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“Ridecraft” is a term we borrow from the long-distance riding community, a seasoned cast of riders who practice some of the most extreme riding possible. The holy grail of the “LD” community is the Iron Butt Rally, a grueling event that takes place every two years, ranging across the continent with participants gathering “points” by visiting various sites over an eleven-day period in a trans-continental treasure hunt.

Riders who place well in the rally typically rack up well over 11,000 miles in the course of those eleven days. While some could decry this type of riding as foolhardy and dangerous, the LD community takes great pride in their safety and ability to mitigate risk, boasting some of the lowest accident rates in motorcycling.

Two ramblers on trusty Halcyon 250’s halfway through an Iron Butt Association 1000-miles in 24 hour “Saddle Sore 1000”.

Our friend and mentor, Tim Masterson, a seasoned Iron Butt Rally veteran, LD rider and retired army combat aviation operations planner, has summed of up the tenets of ridecraft as follows:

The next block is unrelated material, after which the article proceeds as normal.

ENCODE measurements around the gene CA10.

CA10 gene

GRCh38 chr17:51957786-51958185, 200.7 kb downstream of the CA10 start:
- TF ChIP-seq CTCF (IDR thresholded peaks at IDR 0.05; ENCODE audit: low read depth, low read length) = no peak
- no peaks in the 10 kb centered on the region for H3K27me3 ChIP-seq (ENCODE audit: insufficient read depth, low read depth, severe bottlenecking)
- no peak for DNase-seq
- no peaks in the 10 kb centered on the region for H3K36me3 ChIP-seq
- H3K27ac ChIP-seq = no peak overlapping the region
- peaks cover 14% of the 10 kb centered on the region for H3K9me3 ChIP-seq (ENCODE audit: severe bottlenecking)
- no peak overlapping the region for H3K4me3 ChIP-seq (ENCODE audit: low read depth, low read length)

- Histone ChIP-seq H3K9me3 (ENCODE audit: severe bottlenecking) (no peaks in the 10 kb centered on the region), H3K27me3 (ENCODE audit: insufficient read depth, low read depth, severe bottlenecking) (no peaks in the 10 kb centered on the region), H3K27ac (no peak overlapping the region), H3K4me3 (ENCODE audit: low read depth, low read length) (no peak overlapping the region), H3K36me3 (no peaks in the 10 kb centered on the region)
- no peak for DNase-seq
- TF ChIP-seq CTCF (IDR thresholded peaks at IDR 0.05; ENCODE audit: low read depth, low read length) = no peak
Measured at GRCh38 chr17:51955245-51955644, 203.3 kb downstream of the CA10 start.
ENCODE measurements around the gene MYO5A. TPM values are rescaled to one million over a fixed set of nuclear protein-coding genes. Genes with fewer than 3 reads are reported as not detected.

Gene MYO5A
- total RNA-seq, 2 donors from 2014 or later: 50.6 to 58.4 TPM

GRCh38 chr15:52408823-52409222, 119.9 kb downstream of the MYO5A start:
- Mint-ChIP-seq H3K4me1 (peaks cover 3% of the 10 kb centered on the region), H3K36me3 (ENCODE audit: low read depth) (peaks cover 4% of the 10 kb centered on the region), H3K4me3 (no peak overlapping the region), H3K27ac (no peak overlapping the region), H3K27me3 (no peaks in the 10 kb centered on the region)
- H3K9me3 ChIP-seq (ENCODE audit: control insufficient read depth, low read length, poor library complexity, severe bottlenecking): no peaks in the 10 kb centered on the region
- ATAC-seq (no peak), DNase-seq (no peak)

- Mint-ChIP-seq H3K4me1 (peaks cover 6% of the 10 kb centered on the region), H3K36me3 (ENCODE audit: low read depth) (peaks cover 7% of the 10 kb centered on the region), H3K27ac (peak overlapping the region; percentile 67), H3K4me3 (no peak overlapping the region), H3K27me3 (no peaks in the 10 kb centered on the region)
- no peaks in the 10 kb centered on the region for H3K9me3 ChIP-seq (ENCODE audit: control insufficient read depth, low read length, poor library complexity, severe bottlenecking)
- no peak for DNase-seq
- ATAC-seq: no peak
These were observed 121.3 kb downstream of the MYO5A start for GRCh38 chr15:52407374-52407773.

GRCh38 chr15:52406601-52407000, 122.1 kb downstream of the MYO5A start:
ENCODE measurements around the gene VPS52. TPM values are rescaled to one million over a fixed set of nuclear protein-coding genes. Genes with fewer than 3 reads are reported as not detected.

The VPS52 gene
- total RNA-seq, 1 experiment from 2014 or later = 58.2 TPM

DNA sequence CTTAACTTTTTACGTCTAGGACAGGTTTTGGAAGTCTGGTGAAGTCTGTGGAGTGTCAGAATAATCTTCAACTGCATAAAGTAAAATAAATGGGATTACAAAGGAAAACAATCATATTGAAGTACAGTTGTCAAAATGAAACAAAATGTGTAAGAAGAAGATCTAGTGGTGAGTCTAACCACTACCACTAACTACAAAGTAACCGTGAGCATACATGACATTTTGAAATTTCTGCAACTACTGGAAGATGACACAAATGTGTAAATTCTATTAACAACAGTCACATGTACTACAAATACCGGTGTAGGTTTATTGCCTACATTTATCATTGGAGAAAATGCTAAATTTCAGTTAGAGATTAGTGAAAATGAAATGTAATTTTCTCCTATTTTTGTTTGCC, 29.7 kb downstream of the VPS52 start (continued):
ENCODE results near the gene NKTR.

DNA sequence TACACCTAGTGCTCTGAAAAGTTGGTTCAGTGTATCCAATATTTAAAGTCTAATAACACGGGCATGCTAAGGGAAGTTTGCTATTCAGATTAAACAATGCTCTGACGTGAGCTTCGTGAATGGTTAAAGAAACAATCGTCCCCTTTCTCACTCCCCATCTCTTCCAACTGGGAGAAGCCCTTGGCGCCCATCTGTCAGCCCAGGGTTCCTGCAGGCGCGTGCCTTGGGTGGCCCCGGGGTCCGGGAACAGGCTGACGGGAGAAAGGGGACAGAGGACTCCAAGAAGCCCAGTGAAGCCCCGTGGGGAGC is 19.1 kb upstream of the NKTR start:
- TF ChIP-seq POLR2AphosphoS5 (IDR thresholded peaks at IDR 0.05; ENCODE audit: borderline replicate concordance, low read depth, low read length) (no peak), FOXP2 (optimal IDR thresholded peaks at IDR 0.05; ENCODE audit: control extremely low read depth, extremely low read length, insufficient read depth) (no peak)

Ridecraft is the collection of knowledge, skills and abilities used by a long distance motorcyclist to maintain a consistent ride pace, manage risk, and achieve navigational objectives.

The navigation, planning, and riding skills, along with the physical and mental endurance required to perform this kind of extreme riding is not for everyone. Iron Butt riding is different, strictly speaking, from what we call “rambling” here at Janus. It sacrifices the easy pace that we associate with leisurely rides for a highly-disciplined regimen. However, if understood properly, it is in fact more like a version of our everyday riding taken to an extreme.

As such, the concept of ridecraft that these “road-grimed warriors” have developed over their many miles is a concept and practice that will serve the rambler well, no matter what kind of mileage they accumulate. Becoming skilled in ridecraft means well-prepared, safer riding and a framework for expanding our “comfort horizons”, which in turn means experiencing more of the transformative sensation of riding that we call rambling.